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T HE F AMILY D EFENSE C ENTER C OORDINATOR OF I LLINOIS PARENT ATTORNEY NETWORK OUR MISSION: WE ADVOCATE JUSTICE FOR FAMILIES IN THE CHILD WELFARE SYSTEM.

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Presentation on theme: "T HE F AMILY D EFENSE C ENTER C OORDINATOR OF I LLINOIS PARENT ATTORNEY NETWORK OUR MISSION: WE ADVOCATE JUSTICE FOR FAMILIES IN THE CHILD WELFARE SYSTEM."— Presentation transcript:

1 T HE F AMILY D EFENSE C ENTER C OORDINATOR OF I LLINOIS PARENT ATTORNEY NETWORK OUR MISSION: WE ADVOCATE JUSTICE FOR FAMILIES IN THE CHILD WELFARE SYSTEM To Protect Children, Defend Families

2 FDC’s Overall Goals  Long term program goals—Help families; change policies and practices; prevent unwarranted removals of children and blacklisting of professionals;  Limit child protection intervention to children truly endangered by their parents or caregivers and enable good caring parents and professionals to carry on their lives with minimal intrusion by the child welfare system.  Conform the system to due process requirements  Mothers’ Defense Project: goal of changing gender- biased policies and practices that impair mothers’ ability to raise their children

3 Goals for Today’s Training  Provide background and context to the DCFS child protection/investigations system and the expungement appeal process  Enable you to provide adequate to excellent representation for a parent or child care professional in a DCFS expungement hearing  Provide legal background (constitutional, statutory and rule/policy) regarding DCFS decisionmaking in protective custody and other investigative actions

4 PART I: DCFS Investigations

5 OUR FOCUS: CHILD PROTECTION INVESTIGATIONS  CHILD PROTECTION INVESTIGATIONS are the “front end” of the child welfare system  During investigations, CRITICAL DECISIONS are made:  (A) Is the child safe? (a “no” decision leads to safety plans and possible juvenile court)  (B) Is the accused person “guilty” (“indicated”)?

6 It is horrible to be falsely-accused of the worst thing in the world: child abuse  The stigma of an accusation doesn’t go away, even with exoneration  Parents who go through the child protection system bear irreparable scars—and so do their children  Parents who have been falsely-accused lose faith in the legal system if they cannot access a fair hearing

7 The lawyer’s role:  The best remedy for a wrongful accusation and the threats of family dissolution or wrongful blacklisting is effective legal counsel  Families often want to hold the State’s child protection system accountable  Effective advocacy during an investigation can minimize the impact of a subsequent juvenile court case, or avoid a court case altogether

8 CHILD PROTECTION INVESTIGATIONS: THE PICTURE NATIONALLY  An epidemic of child abuse reporting!  6,000,000 ALLEGED VICTIMS in 2009  BUT, few than 700,000 of those cases were substantiated or indicated under a variety of standards  At least 75% of all cases allege neglect, not abuse  The public image of the “epidemic” of child abuse is AT ODDS with the REAL STATISTICS:

9 THE UNTOLD STORY  For every 100 children reported to be the victim of maltreatment, only 1-2 are actually the victim of serious physical or sexual abuse.  Many children and families are the victims of false reporting and those scars can last permanently too!  According to case records compiled in Dupuy v. Samuels: Of the people who appealed the investigators’ “indicated” findings of abuse or neglect, 74.5% were cleared of wrongdoing after a neutral hearing—an expungement rate the federal court called “staggering.”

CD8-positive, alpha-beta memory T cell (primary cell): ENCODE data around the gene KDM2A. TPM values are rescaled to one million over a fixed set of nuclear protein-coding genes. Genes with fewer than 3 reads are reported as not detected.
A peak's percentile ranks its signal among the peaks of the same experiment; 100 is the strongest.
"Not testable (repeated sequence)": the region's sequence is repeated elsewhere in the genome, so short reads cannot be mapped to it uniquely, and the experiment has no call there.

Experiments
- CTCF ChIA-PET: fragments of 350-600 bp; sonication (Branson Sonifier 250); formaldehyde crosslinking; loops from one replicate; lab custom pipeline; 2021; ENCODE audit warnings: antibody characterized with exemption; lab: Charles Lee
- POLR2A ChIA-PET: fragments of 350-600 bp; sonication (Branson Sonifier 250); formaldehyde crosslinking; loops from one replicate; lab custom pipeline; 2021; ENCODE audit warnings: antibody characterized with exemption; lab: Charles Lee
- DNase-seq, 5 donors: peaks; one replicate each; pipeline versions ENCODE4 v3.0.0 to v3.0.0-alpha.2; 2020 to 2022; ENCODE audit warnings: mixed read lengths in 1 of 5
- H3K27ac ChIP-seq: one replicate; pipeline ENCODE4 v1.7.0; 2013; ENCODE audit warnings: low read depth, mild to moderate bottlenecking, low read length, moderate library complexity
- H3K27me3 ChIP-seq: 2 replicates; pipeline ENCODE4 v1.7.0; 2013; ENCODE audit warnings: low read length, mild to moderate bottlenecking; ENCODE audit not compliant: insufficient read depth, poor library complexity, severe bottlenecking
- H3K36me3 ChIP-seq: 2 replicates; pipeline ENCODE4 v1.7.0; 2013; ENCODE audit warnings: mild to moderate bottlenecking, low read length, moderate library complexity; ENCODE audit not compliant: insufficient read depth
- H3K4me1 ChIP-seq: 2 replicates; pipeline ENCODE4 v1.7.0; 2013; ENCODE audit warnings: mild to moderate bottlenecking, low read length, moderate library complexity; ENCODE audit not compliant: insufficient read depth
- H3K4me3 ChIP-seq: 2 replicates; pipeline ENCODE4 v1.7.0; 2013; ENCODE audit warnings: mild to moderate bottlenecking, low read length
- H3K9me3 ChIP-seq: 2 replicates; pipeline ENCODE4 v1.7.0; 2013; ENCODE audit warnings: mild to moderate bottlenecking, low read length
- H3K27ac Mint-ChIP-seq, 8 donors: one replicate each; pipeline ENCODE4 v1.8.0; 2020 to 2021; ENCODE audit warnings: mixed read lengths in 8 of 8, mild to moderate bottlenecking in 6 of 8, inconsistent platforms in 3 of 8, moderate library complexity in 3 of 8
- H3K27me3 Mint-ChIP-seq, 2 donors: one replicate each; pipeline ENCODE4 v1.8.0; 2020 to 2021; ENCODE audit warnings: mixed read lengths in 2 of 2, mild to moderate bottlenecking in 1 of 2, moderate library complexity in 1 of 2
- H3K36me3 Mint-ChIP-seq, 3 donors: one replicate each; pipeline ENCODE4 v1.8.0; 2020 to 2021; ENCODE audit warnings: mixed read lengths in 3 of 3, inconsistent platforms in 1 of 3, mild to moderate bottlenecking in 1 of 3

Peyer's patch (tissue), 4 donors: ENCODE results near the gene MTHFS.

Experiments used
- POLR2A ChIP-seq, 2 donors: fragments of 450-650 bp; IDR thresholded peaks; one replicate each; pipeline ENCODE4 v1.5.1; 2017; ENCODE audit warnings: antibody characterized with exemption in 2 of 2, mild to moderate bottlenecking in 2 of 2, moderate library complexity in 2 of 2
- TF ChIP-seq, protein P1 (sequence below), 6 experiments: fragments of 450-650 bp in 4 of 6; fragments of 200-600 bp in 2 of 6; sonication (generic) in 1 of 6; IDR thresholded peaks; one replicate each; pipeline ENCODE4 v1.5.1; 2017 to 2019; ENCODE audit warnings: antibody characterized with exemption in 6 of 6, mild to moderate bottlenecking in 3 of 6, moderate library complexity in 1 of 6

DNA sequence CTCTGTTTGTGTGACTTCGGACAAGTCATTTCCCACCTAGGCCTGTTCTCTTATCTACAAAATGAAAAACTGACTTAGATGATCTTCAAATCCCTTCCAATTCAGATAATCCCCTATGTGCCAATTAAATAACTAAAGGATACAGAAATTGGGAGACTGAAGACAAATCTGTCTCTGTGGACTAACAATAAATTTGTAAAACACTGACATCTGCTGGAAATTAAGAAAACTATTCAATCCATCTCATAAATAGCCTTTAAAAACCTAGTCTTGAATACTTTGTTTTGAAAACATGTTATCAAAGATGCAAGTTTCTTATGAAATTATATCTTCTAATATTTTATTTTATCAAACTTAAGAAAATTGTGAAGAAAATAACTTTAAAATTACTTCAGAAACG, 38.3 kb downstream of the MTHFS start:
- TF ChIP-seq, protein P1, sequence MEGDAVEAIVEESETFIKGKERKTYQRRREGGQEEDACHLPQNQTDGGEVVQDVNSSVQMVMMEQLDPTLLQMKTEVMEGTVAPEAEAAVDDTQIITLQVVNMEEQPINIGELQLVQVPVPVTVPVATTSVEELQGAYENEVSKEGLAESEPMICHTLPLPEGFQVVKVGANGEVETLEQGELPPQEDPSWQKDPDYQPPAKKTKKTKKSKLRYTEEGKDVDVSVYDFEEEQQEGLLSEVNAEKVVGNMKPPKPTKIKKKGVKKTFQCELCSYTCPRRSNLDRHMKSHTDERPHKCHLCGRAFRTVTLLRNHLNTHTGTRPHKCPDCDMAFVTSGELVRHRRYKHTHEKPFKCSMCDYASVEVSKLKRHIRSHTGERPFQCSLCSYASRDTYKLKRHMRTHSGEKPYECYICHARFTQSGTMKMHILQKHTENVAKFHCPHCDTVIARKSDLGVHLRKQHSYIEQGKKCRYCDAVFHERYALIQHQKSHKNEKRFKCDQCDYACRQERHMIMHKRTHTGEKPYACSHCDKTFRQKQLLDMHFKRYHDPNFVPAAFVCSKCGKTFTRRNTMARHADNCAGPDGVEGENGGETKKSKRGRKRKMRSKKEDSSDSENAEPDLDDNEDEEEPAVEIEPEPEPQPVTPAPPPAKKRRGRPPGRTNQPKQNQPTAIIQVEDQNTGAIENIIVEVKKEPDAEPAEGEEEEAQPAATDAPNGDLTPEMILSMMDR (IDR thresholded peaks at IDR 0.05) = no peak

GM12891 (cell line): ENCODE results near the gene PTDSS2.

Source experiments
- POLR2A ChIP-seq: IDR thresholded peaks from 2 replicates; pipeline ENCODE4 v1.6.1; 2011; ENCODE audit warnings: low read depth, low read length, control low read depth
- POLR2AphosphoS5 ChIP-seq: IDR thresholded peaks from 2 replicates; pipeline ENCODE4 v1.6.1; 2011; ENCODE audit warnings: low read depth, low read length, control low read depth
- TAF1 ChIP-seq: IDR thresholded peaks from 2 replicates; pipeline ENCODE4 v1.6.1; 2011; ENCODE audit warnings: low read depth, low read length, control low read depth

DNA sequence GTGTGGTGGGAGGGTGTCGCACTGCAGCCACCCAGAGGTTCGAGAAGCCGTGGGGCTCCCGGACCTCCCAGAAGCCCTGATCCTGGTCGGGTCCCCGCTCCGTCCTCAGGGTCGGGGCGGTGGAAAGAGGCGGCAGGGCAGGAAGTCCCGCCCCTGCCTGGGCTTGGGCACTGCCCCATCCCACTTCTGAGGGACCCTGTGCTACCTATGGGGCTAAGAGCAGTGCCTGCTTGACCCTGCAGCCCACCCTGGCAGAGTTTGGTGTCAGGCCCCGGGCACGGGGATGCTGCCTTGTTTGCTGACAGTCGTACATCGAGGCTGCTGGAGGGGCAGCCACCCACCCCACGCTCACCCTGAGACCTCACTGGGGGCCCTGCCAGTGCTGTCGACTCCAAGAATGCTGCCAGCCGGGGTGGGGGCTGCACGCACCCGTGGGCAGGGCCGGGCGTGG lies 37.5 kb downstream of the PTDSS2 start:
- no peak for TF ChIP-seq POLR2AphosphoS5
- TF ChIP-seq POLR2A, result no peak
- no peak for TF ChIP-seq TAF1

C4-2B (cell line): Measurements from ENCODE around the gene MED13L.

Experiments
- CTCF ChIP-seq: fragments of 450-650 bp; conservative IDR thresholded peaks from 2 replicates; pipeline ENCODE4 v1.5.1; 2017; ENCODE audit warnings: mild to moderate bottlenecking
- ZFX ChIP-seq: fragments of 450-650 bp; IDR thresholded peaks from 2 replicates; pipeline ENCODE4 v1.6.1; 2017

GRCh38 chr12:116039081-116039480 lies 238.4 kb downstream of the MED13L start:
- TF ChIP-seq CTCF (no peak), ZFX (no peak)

10 THE ILLINOIS CHILD WELFARE SYSTEM— HOW IT STARTS  Illinois DCFS receives over 250,000 Hotline calls per year (258,000 in 2011); 101,000 children were subjects of these calls.  In 2011, 28,000 children were found to be subjects of an “indicated” report of abuse/neglect.  HOW MANY CHILDREN ARE REALLY VICTIMS OF ABUSE/NEGLECT, and HOW MANY ARE ACTUALLY VICTIMS OF FALSE REPORTING/FALSE FINDINGS?

11 THE HOTLINE: OVERUSED, UNDERUSED OR BOTH?  In 1974, child abuse reporting became a national requirement under CAPTA/Mondale Act (note the political spin on the reference to the Act).  Since 1974, every state has adopted child abuse reporting procedures but the specifics of what is subject to reporting and how determinations of abuse are made differ dramatically from state to state  Illinois is at the forefront of procedural reform to insure a fairer system of determination, thanks to Dupuy v. Samuels (FDC case).

12 WHAT IS THE “HOTLINE”  A DATABASE  A CHILD ABUSE REGISTER (WHERE INDICATED REPORTS ARE MARKED)  AN OFFICE IN SPRINGFIELD  A PHONE NUMBER ( ABUSE)  AN EMPLOYMENT BLACKLIST (CANTS/LICENSING CHECKS)  THE START OF INVESTIGATIONS AND SERVICE CASES  THE PRIMARY SCREENING/TRIAGE SYSTEM

13 DESPITE MAJOR IMPROVEMENTS OVER-REPORTING  Mandated reporters are taught to report questionable cases  Just about every professional except for attorneys are “mandated reporters”  “When in doubt” reporting is one cause of system overload  Anonymous and biased reports are allowed Penalties for false reporting don’t work: Cook County reports no prosecutions and getting a prosecution is just about impossible. RESULT: The system still encourages “indicated findings” even in cases where the Hotline caller knows the case to be weak.

14 SCREENING OF HOTLINE CALLS  DCFS RUNS THE HOTLINE FROM SPRINGFIELD  MINIMAL SCREENING:  Is there a child?  Is there something alleged?  Does what is alleged fit within one of DCFS’ “Allegations of Harm?”  IF SO, CASE IS SENT TO “THE FIELD”

15 WHO IS “THE FIELD”?  MANDATE WORKER— Must see the child (or make a good faith attempt to do so) within 24 hours of the Hotline call  ASSIGNED CPI/DCP INVESTIGATOR  SUPERVISOR  AREA ADMINISTRATOR (New position— combination of Child Protection Manager and Assistant Regional Administrator positions)  NOTE: MAY HAVE PARALLEL WORKERS